Explore Malaysia with the Orang Asli as your guides


speech-balloon A note from Our Better World

At the time of publishing this story, COVID-19 cases globally continue to rise, and international travel — even domestic travel in some cases — has been restricted for public health reasons. During this time, consider exploring the world differently: discover new ways you can support communities in your favourite destinations, and bookmark them for future trips when borders reopen.

Meet Yee Kuat

A man stands smiling in front of his house in his village
Yee Kuat in Kampung Gurney, a Temuan village in Hulu Selangor, Malaysia. Photo courtesy of Native

Even over an occasionally fuzzy video call on a tiny screen, Yee Kuat makes you feel like you are right there in Kampung Gurney, sitting outside his house while he tells you about the bounty grown and reared in his village. 

Sharing how the villagers tend to the land, his pride is evident: “Our fish only eat cassava leaves,” he shares. “Our food is organic, we live in nature. What we have here is about the mountains, the forests, the river.” 

Yee Kuat is of Temuan ancestry, one of 18 indigenous tribes in Peninsular Malaysia collectively referred to as Orang Asli, or “First People” in the Malay language; his Chinese moniker reflects his half-Chinese heritage and education in a Chinese school, where he also learnt to speak Mandarin.

An entrepreneur, he is also the chairman of his village committee in Hulu Selangor, an hour’s drive away from Kuala Lumpur, the Malaysian capital. And even amid a lockdown in the COVID-19 pandemic, he hopes someday that travellers would someday get to experience the land he knows and loves.

Kampong Gurney is flanked by the Sungai Sendat recreational rainforest, the treeline of which can be seen from the hilltop village. Just past the village is the Sungai Sendat waterfall, a draw for many day trippers who revel in its cool, clean waters.

Video courtesy of Native

The waterfall divides the public recreational forest from the Orang Asli's ancestral land, where their durian trees can be found, among other crops and vegetation they cultivate in the forest. 

“We hope to open a guesthouse and host travellers, so that they get to know us, get to know nature, our food,” says Yee Kuat. “That’s why I’m glad to have met Daniel, because he has ideas that can help us pursue this dream.”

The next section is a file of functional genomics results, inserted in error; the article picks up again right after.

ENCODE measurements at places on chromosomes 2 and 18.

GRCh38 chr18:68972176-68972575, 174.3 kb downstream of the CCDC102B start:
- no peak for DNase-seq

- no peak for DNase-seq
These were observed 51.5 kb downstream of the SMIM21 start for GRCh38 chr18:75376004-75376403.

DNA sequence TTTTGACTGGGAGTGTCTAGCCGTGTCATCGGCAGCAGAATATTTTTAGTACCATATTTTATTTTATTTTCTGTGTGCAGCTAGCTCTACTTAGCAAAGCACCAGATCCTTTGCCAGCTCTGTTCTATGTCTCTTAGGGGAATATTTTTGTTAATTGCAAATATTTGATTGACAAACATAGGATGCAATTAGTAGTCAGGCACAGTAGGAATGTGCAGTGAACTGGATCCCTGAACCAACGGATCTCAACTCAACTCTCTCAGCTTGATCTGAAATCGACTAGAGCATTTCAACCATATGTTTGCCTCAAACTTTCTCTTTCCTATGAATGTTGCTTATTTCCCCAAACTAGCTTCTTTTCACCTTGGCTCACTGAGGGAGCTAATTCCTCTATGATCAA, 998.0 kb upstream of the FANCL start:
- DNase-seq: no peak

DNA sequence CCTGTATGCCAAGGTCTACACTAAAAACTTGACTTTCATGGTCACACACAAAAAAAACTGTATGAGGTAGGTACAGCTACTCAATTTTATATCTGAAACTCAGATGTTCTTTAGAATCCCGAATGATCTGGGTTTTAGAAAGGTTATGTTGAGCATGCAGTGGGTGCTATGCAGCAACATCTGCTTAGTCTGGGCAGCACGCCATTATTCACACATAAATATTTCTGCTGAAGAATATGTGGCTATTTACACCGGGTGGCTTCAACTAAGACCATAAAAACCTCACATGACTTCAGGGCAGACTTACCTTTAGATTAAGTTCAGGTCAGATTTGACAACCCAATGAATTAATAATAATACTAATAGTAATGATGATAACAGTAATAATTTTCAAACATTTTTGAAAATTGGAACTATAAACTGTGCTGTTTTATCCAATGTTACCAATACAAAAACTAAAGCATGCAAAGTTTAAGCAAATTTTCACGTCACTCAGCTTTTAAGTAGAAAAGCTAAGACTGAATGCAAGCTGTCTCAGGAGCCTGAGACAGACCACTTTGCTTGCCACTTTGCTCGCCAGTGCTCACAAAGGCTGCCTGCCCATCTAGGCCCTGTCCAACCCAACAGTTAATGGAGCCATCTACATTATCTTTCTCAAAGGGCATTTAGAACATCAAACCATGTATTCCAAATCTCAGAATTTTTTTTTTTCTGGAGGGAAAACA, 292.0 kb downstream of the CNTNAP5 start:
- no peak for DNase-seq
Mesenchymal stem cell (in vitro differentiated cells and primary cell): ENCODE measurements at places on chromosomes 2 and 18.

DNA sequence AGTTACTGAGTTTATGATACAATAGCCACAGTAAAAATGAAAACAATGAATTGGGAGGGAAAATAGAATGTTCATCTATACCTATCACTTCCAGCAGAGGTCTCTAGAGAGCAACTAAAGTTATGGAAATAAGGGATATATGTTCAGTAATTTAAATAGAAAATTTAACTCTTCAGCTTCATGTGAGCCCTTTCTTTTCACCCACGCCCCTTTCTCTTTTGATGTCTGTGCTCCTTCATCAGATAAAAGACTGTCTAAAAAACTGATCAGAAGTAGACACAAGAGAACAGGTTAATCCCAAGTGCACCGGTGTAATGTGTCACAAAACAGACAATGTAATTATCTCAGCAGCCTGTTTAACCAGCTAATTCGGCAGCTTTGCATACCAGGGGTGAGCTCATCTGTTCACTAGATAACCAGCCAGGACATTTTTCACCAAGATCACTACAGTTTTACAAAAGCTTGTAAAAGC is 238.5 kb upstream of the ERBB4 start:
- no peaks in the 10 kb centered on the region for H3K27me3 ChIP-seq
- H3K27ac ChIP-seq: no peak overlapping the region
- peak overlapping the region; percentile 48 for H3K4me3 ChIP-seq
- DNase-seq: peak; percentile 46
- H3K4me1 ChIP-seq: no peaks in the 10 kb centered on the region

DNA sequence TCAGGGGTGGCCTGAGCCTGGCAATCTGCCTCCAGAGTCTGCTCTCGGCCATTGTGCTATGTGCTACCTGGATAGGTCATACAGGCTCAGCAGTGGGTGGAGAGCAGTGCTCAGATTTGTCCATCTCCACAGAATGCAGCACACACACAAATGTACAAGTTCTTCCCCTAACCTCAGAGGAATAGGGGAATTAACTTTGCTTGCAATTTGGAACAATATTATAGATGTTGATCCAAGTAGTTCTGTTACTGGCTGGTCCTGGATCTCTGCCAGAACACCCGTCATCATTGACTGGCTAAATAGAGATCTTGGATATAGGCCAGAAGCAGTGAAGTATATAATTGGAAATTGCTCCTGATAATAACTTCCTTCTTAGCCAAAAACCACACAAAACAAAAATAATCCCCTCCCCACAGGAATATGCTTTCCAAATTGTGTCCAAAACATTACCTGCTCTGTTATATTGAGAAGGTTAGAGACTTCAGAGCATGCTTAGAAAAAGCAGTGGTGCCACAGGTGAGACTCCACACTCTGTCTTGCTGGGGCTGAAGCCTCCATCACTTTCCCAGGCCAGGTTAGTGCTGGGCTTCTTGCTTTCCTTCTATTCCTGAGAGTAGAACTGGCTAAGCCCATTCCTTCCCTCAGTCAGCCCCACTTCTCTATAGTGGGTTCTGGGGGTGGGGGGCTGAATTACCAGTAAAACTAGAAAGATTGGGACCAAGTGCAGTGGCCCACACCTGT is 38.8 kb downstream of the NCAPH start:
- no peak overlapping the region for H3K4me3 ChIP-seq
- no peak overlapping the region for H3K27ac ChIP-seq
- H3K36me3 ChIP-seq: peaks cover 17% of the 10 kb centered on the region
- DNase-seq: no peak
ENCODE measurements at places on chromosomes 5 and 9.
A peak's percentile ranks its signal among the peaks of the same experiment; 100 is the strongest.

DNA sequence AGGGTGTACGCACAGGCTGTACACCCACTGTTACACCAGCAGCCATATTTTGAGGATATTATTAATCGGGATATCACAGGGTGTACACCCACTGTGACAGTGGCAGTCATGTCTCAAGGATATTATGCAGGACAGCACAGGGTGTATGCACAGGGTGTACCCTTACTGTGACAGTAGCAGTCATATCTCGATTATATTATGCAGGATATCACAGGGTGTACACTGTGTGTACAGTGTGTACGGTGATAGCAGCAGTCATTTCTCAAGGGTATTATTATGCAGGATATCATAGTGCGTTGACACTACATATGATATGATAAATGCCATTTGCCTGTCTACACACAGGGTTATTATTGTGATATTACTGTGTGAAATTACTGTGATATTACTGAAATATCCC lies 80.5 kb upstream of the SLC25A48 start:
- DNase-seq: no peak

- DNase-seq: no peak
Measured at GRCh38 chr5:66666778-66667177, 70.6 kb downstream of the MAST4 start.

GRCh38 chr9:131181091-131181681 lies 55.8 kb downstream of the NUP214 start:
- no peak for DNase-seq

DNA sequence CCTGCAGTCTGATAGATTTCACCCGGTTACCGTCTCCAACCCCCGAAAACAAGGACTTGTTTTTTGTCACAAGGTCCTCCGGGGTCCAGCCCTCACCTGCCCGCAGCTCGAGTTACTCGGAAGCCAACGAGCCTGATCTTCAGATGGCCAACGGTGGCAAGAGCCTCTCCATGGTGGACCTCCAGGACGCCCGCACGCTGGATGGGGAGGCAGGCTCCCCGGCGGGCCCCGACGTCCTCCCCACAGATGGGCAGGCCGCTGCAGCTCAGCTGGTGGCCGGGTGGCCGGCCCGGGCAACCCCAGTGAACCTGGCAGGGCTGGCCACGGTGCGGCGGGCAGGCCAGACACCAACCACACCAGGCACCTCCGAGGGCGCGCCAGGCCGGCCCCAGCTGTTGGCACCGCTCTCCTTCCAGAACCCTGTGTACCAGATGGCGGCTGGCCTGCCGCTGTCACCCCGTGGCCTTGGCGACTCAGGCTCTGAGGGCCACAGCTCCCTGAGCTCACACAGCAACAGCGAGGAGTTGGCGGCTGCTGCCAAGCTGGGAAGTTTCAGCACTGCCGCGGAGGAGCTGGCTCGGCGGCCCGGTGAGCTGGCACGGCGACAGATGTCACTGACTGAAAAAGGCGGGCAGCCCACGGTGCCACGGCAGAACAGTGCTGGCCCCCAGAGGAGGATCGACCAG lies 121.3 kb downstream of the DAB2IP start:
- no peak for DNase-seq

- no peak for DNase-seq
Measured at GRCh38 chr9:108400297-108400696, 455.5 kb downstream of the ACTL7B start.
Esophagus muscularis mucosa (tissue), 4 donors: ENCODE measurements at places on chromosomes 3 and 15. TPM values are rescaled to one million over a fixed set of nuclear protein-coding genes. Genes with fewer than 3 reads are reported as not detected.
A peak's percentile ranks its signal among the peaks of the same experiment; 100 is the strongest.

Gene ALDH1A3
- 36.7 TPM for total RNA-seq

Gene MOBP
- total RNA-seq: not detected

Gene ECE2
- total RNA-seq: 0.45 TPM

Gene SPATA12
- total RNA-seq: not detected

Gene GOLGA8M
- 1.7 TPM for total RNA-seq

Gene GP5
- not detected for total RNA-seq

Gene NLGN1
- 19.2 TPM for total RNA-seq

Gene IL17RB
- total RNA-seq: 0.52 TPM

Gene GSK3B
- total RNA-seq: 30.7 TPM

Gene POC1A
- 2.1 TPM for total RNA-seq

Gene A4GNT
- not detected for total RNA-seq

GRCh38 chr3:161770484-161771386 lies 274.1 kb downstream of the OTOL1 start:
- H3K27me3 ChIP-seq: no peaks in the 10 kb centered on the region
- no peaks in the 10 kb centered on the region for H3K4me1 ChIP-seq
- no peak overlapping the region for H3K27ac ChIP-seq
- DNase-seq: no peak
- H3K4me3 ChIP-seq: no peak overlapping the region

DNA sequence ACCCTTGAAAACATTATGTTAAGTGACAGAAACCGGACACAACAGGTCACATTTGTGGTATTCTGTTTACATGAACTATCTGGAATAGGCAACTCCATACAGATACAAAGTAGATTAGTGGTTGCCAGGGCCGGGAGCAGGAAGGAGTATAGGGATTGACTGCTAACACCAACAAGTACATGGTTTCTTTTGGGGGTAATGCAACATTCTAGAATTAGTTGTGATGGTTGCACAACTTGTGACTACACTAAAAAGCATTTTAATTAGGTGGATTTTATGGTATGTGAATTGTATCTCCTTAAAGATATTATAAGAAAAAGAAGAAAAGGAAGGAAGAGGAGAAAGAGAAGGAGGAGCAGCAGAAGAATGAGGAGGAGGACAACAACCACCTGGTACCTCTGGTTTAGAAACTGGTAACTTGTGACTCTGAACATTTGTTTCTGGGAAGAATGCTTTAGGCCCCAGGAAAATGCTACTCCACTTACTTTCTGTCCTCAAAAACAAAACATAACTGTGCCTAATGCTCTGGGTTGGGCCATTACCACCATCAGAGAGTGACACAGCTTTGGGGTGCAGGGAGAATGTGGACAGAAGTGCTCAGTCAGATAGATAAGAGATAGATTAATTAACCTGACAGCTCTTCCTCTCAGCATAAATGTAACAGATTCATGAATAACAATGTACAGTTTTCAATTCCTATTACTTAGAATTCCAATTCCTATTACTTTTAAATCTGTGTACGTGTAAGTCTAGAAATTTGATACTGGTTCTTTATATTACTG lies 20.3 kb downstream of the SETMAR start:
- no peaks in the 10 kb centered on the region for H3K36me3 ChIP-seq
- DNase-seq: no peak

“Daniel” is Daniel Teoh, founder of Native, a social enterprise in Malaysia that partners with Orang Asli communities to offer travel experiences, to deepen appreciation of indigenous cultures while supporting livelihoods.

A Friendship Bears Fruit 

Yee Kuat [pictured] has been buying and trading Temuan-grown durians since he was 15 years old. Photo courtesy of Native
Yee Kuat (pictured) has been buying and trading Temuan-grown durians since he was 15 years old.  Photo courtesy of Native

Daniel and Yee Kuat connected over that most pungent king of fruits — durian. 

Even the most passionate durian fans may have never heard of the durians cultivated by Temuan growers. Often generalised as “kampung durians” or “forest durians”, they in fact bear descriptive names like durian susu (milk durian), durian matahari (sun durian) and durian daun (leaf durian), reflecting their unique qualities. 

This ripe heritage was not lost on Daniel, who got to know the durians and their growers over annual invitations to enjoy the fruits of their labour. 

“Last year, when the COVID-19 situation was okay, we were able to visit a lot. And they asked if we would buy their durians,” shares Daniel. “So we decided to buy some durians to sell on [the Native] platform. And we also ran two tours, where visitors could be hosted by Orang Asli growers and learn about the durian cultivation process.”

The success of the efforts — some 1 tonne of durians were sold — led Daniel to start Biji Bumi Durian this year as an offshoot of Native, focused on selling durians grown by Orang Asli. Working with 12 growers, over 3.9 tonnes of durian were sold by the end of the season, bringing a much-needed shot of income amid a pandemic. 

Durian Daun is among the types of durians grown by the Temuan. Known for its flavour notes of cempedak and banana and small enough to fit a person’s palm, it was Biji Bumi Durian’s most-requested durian of the 2021 season. Photo courtesy of Native
Durian Daun is among the types of durians grown by the Temuan. Known for its flavour notes of cempedak and banana and small enough to fit in a person's palm, it was Biji Bumi Durian's most-requested durian of the 2021 season. Photo courtesy of Native

Central to this effort was Yee Kuat, who has been trading durians since he was 15, buying them from his fellow Orang Asli growers and selling them to retailers or wholesalers in bigger markets. Yee Kuat, says Daniel, “knows everyone”. “We were educated on the names of the varieties, who the farmers are, the farming methods,” he adds. 

Typically, the durians were sold to middlemen for about RM3 to RM7 (US$0.70-$1.70) per kilo. Biji Bumi Durian however, paid the growers between RM8 to RM25  (US$1.90-$6) per kilo of durian, depending on the quality and what they would fetch in the market. 

“We want to get them better sales, we want their durians to be of better market value,” says Daniel. “We made sure we got the high grade durians, because we really want to change the perception of their durians.”